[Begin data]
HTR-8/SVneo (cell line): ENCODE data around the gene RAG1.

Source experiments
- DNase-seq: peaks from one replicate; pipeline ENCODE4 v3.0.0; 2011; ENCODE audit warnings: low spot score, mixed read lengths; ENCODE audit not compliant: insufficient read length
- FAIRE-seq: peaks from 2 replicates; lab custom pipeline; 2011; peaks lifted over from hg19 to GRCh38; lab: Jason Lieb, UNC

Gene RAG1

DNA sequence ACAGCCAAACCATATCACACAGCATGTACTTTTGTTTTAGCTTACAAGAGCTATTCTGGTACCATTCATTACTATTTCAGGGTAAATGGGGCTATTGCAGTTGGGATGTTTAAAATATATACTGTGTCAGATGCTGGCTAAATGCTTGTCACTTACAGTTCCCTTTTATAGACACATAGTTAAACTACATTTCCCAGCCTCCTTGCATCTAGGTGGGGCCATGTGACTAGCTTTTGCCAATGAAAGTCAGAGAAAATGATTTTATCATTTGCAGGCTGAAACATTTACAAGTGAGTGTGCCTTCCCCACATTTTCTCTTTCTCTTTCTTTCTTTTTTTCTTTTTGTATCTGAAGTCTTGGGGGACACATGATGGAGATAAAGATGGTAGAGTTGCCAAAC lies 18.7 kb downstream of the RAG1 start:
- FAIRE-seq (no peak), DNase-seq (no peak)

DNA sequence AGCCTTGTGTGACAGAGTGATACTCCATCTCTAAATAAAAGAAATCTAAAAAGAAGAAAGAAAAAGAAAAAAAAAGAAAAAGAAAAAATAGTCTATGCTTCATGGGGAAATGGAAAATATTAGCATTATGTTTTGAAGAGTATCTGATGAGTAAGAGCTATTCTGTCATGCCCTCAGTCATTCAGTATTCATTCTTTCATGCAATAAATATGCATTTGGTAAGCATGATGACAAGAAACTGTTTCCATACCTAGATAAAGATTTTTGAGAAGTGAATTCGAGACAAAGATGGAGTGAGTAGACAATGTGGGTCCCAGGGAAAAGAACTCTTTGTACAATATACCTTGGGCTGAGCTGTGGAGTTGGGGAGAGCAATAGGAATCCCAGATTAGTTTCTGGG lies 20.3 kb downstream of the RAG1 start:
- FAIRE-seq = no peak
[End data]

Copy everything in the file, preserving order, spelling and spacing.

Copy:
HTR-8/SVneo (cell line): ENCODE data around the gene RAG1.

Source experiments
- DNase-seq: peaks from one replicate; pipeline ENCODE4 v3.0.0; 2011; ENCODE audit warnings: low spot score, mixed read lengths; ENCODE audit not compliant: insufficient read length
- FAIRE-seq: peaks from 2 replicates; lab custom pipeline; 2011; peaks lifted over from hg19 to GRCh38; lab: Jason Lieb, UNC

Gene RAG1

DNA sequence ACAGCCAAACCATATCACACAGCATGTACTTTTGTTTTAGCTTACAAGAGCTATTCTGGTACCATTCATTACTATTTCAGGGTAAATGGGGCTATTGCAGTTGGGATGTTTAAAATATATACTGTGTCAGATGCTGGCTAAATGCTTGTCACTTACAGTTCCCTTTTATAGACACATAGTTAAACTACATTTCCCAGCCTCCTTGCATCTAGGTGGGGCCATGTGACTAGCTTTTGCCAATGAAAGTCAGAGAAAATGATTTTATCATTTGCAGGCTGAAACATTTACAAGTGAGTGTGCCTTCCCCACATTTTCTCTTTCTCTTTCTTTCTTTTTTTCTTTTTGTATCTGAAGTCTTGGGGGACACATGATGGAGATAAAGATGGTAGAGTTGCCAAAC lies 18.7 kb downstream of the RAG1 start:
- FAIRE-seq (no peak), DNase-seq (no peak)

DNA sequence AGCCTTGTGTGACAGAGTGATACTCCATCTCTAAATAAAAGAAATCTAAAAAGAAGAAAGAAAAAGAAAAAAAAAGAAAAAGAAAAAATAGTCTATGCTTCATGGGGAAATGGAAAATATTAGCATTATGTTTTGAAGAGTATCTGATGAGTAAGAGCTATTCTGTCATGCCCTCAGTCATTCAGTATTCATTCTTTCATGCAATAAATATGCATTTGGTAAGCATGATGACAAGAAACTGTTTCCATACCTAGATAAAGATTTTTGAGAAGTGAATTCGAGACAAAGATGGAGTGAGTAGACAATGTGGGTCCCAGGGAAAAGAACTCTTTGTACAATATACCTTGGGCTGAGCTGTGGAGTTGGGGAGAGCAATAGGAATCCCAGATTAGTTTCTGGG lies 20.3 kb downstream of the RAG1 start:
- FAIRE-seq = no peak